- Table of National Cases
- Table of Treaties, Declarations, and Other International Instruments
- Table of Abbreviations
- Notes on the Contributors
- Moral Philosophy
- Biological Foundations of Human Rights
- Sociology of Human Rights
- The Psychological Foundations of Human Rights
- Anthropology and the Grounds of Human Rights
- The Foundations of Justice and Human Rights in Early Legal Texts and Thought
- General Principles and Constitutions as Sources of Human Rights Law
- The Anti-Slavery Movement and the Rise of International Non-Governmental Organizations
- Diplomatic Protection as a Source of Human Rights Law
- Humanitarian Law as a Source of Human Rights Law
- Social Justice, Rights, and Labour
- The Protection of Minorities under the Auspices of the League of Nations
- Human Dignity
- Democracy and the Rule of Law
- The Law-Making Process: From Declaration to Treaty to Custom to Prevention
- Core Rights and Obligations
- Jus Cogens and Obligations Erga Omnes
- Positive and Negative Obligations
- From Commission to the Council: Evolution of UN Charter Bodies
- The Role and Impact of Treaty Bodies
- The Role of International Tribunals: Law-Making or Creative Interpretation?
- Universality and the Growth of Regional Systems
- National Implementation and Interpretation
- Roles and Responsibilities of Non-State Actors
- Interpretation of Human Rights Treaties
- Enforcing Human Rights Through Economic Sanctions
- Transnational Litigation: Jurisdiction and Immunities
- The Use of International Force to Prevent or Halt Atrocities: From Humanitarian Intervention to the Responsibility to Protect
- Trade Law and Investment Law
- Creating and Applying Human Rights Indicators
- What Outcomes for Victims?
- Human Rights Make a Difference: Lessons from Latin America
Abstract and Keywords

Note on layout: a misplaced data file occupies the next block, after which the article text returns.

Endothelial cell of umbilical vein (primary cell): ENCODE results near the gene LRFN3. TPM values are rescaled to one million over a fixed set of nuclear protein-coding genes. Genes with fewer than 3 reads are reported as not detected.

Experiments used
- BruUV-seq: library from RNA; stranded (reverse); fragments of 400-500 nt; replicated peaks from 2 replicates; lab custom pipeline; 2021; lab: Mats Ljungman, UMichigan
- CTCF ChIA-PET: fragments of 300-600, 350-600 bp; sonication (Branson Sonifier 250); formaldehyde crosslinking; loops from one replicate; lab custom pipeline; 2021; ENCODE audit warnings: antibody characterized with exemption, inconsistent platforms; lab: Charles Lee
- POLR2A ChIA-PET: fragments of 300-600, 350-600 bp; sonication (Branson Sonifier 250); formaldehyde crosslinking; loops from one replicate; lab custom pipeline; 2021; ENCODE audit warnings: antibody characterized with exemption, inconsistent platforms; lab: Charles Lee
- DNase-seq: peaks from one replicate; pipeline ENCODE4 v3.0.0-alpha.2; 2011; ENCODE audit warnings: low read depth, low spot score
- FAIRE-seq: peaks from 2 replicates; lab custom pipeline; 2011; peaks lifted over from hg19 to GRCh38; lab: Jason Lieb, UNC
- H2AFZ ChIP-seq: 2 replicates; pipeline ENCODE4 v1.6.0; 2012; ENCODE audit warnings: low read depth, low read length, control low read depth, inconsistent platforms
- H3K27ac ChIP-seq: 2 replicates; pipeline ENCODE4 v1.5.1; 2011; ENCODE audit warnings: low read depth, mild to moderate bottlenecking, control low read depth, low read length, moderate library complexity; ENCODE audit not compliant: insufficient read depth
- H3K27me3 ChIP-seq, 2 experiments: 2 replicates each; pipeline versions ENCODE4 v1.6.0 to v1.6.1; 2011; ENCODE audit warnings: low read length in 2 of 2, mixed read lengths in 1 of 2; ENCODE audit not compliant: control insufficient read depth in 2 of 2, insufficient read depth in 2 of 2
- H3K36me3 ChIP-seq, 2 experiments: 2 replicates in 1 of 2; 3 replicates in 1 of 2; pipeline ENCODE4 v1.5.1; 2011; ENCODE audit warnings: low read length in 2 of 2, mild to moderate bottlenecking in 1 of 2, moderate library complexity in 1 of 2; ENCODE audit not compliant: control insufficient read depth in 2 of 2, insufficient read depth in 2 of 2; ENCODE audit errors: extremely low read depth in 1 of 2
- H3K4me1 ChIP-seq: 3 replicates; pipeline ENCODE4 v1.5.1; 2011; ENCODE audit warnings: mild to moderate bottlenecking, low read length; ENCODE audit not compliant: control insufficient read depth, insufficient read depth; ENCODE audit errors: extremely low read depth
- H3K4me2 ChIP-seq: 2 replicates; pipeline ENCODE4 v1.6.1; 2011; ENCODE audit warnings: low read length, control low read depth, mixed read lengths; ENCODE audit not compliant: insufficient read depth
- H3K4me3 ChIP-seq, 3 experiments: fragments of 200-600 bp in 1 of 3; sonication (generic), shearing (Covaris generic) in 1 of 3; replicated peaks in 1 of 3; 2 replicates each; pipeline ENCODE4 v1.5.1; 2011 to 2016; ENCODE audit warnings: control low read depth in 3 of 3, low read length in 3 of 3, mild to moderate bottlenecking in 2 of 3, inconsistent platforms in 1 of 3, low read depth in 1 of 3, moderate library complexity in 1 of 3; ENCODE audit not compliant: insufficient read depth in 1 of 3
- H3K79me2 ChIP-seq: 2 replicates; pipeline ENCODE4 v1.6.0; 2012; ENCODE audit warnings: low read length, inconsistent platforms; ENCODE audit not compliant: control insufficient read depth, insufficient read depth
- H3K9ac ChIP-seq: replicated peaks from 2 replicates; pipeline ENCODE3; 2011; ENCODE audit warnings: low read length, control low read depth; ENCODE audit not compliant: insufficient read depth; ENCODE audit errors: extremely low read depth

This article examines the issues of jurisdiction and immunities in transnational human rights litigation. It discusses the bases of asserting jurisdiction and highlights the problem in achieving consensus about the rules governing foreign official immunity. It analyses several relevant court cases including claims against foreign states, against current or former foreign officials and against non-state actors. This article argues that the horizontal enforcement of human rights norms by national courts carries the potential for both salutary and disruptive effects. It explains that while it can provide an avenue for victims of human rights abuses to obtain redress for their injuries, it can also interfere with the conduct of foreign relations with states that do not recognize the validity of national proceedings.
Law, University of California Hastings
Chimène I. Keitner is a Professor of Law at the University of California Hastings College of the Law, where her research focuses on cutting-edge issues at the intersection of international law and domestic litigation. She is the author of the book, The Paradoxes of Nationalism (SUNY 2007), and over twenty articles, essays, and book chapters on questions surrounding the relationship among law, communities, and borders. Professor Keitner holds a bachelor’s degree in history and literature from Harvard, a JD from Yale, and a doctorate in international relations from Oxford, where she was a Rhodes Scholar. After law school, she clerked for the Chief Justice of the Supreme Court of Canada. Professor Keitner served as Co-Chair for the American Society of International Law’s 105th Annual Meeting in Washington DC, and serves as Co-Chair of the ASIL International Law in Domestic Courts Interest Group. She is a member of the American Law Institute.
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